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Murder and mayhem: Ethnic animosity explodes in bloodshed

Far Eastern Economic Review - February 20, 1997

John McBeth and Margot Cohen in Jakarta – Days of savage blood-letting in West Kalimantan, which led to Malaysia closing part of its border with Indonesia, have served as a disquieting reminder of what can happen in an ethnically diverse country when extremists among two groups one indigenous, the other migrant harbour a Balkans like animosity that seems to defy solution.

The violence, which broke out in late December and erupted again in greater fury a month later, is the worst in a history of clashes going back to the 1950s between Dayak tribesmen and settlers from the island of Madura, east of Java.

The official death toll in the latest round of violence unreported by local media appears to be five killed and 21 missing. Community leaders claim as many as 200 people could have died.

Malaysia sealed off the frontier between Sarawak and West Kalimantan on February 2, possibly because of fears that Dayaks from the more war-like Bidayuh and Iban groups in the east Malaysian state would join the battle in West Kalimantan. Dayak sources say that the mangkok merah, a "red bowl" smeared with chicken blood, was passing from village to village, signifying war.

Indonesian troops were flown in from East Kalimantan to reinforce two infantry and artillery battalions which were unable to contain the killings. Witnesses reported seeing heads and other body parts being displayed along the 150-kilometre route between the provincial capital of Pontianak and the district town of Sanggau, where mostly Dayak gangs were dragging Madurese from passing vehicles and slaughtering them.

Some of the worst bloodshed appears to have taken place at Penyiraman, a Madurese housing complex 40 kilometres north of Pontianak. There, troops intervened on February 2 to save Dayaks from being killed and then were forced to open fire when they were attacked in turn. Regional commander Maj. Gen. Nomoeri Anoem is later known to have acknowledged that there was a heavy death toll of Madurese.

In three separate incidents, confirmed by a variety of sources, dozens of Dayaks died as troops defended Madurese against mobs armed with muskets, blowpipes, spears and knives. At Sanggau, five rioters were shot dead on January 31 after failing to heed warning shots from soldiers guarding a small army post where about 300 Madurese had taken shelter.

Several days later, the army stopped eight truck-loads of Dayaks near the small town of Ngarak as they headed for Pontianak to avenge the rumoured death of one of their leaders. When the tribal chief in question was flown in by helicopter to prove he was still alive, the situation cooled. But then two more truck-loads of Dayaks arrived and emotions flared anew, leading to an exchange of fire in which an unknown number of people died.

Then on February 5, hundreds of Dayaks attacked the 643rd battalion headquarters at Anjungan, 20 30 kilometres to the west of Ngarak, which had become the refuge for more than 500 terrified Madurese. Soldiers fired over the heads of the attackers and then lowered their aim when that didn't deter them. Most reports put the death toll at 17 with another 30 hurt.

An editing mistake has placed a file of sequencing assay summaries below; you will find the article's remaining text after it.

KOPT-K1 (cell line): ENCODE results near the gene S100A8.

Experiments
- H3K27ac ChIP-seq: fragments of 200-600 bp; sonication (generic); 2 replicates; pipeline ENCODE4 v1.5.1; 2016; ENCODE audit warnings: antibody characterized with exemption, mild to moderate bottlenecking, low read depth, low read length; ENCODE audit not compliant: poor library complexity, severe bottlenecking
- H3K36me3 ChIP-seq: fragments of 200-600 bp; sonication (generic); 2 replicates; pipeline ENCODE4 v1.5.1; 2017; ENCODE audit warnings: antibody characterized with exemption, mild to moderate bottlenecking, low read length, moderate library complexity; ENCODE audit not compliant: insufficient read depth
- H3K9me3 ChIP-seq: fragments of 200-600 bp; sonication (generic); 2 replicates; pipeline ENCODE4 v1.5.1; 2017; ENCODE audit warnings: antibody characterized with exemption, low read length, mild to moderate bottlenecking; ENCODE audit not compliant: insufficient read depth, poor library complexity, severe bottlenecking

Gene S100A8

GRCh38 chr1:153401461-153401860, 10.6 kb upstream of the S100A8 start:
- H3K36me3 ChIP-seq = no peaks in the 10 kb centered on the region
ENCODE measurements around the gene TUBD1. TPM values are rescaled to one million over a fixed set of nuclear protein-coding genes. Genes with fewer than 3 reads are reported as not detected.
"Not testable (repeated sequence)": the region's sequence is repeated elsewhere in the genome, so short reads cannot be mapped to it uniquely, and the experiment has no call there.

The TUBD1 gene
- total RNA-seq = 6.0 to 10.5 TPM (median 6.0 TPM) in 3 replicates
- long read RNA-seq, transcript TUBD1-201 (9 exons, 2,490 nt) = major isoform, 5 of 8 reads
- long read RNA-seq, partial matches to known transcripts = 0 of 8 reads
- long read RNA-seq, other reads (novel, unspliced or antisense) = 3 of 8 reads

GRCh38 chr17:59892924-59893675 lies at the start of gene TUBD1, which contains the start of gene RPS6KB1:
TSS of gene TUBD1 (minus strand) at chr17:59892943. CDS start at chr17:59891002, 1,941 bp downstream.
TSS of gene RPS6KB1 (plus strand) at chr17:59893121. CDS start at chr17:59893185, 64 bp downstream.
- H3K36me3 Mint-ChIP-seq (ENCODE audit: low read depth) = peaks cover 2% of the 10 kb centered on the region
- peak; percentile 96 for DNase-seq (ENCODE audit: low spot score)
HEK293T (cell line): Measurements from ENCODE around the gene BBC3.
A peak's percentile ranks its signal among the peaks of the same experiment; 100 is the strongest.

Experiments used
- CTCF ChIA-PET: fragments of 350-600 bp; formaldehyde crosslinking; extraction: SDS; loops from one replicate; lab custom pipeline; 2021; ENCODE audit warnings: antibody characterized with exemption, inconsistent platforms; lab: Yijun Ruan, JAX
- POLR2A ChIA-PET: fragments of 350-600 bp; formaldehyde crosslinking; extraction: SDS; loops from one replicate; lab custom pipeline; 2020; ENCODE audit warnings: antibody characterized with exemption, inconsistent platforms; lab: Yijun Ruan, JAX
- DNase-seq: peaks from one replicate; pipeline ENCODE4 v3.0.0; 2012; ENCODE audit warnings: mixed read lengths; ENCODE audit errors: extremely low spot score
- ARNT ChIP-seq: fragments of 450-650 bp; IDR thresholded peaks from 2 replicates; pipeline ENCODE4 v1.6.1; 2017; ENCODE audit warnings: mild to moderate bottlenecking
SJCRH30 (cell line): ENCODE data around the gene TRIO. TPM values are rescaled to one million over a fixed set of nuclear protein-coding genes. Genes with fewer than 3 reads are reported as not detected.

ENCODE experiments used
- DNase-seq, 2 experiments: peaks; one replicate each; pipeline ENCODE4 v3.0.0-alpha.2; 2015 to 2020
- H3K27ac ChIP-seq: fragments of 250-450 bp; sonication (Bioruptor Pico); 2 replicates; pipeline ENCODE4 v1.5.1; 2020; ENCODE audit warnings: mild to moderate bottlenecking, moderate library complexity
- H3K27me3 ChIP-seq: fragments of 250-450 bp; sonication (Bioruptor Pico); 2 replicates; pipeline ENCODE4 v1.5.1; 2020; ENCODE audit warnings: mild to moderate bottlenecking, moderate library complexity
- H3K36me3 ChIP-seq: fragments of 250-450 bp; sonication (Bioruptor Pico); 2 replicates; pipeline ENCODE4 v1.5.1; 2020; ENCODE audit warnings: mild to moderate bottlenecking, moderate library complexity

Prior to the Anjungan attack, at least eight Madurese were murdered and sources familiar with the incident say in some cases their livers were taken a Dayak custom to ward off the spirits of their victims. Further to the east, in Pahauman, one witness reported seeing Madurese corpses hung up in front of the local police station. Elsewhere along the road, where his car was stopped 38 times by sword wielding Dayaks, the same witness saw many other bodies. "Some didn't have heads," he says. "Some didn't have stomachs."

It appears that none of the soldiers trying to quell the violence were equipped with rubber bullets or tear gas. Priority for riot-control equipment has so far gone to security forces in Indonesia's more populated areas, particularly on Java, where four serious riots in past months have underscored deep economic and religious differences.

West Kalimantan, however, is different. Dayaks and Malays each comprise 40% of the province's 3.5 million people, with ethnic Chinese making up 12% and the Madurese forming only part of the remaining 8%. Despite the difference in numbers, it is the Dayaks and the Madurese who are the most hostile of neighbours, the bad chemistry due largely to their different temperaments, say local observers and anthropologists.

The Madurese outnumber the Dayaks only in Pontianak, but they are aggressive settlers who often refuse to give back land "lent" to them by local tribesmen. The Dayaks, for their part, are badly divided and the few leaders in a position of power are removed from what one anthropologist calls "the feelings of their people."

Other local leaders were critical of how West Kalimantan authorities dealt with the crisis, complaining that the army spent more time trying to control the Dayaks than the Madurese, whose pre dawn attack on a Catholic foundation in Pontianak on January 29 triggered the latest violence. After that, Madurese living in rural areas became easy targets for the slaughter that followed.

Given the fact that both groups are relatively poor and marginalized, there is no ready explanation for the violence. "This is not a question of social jealousy, there's nothing to fight about except pride and dignity," says a community activist. Adds a Dayak schoolteacher: "From what I can see, we're all scared both the Dayaks and the Madurese."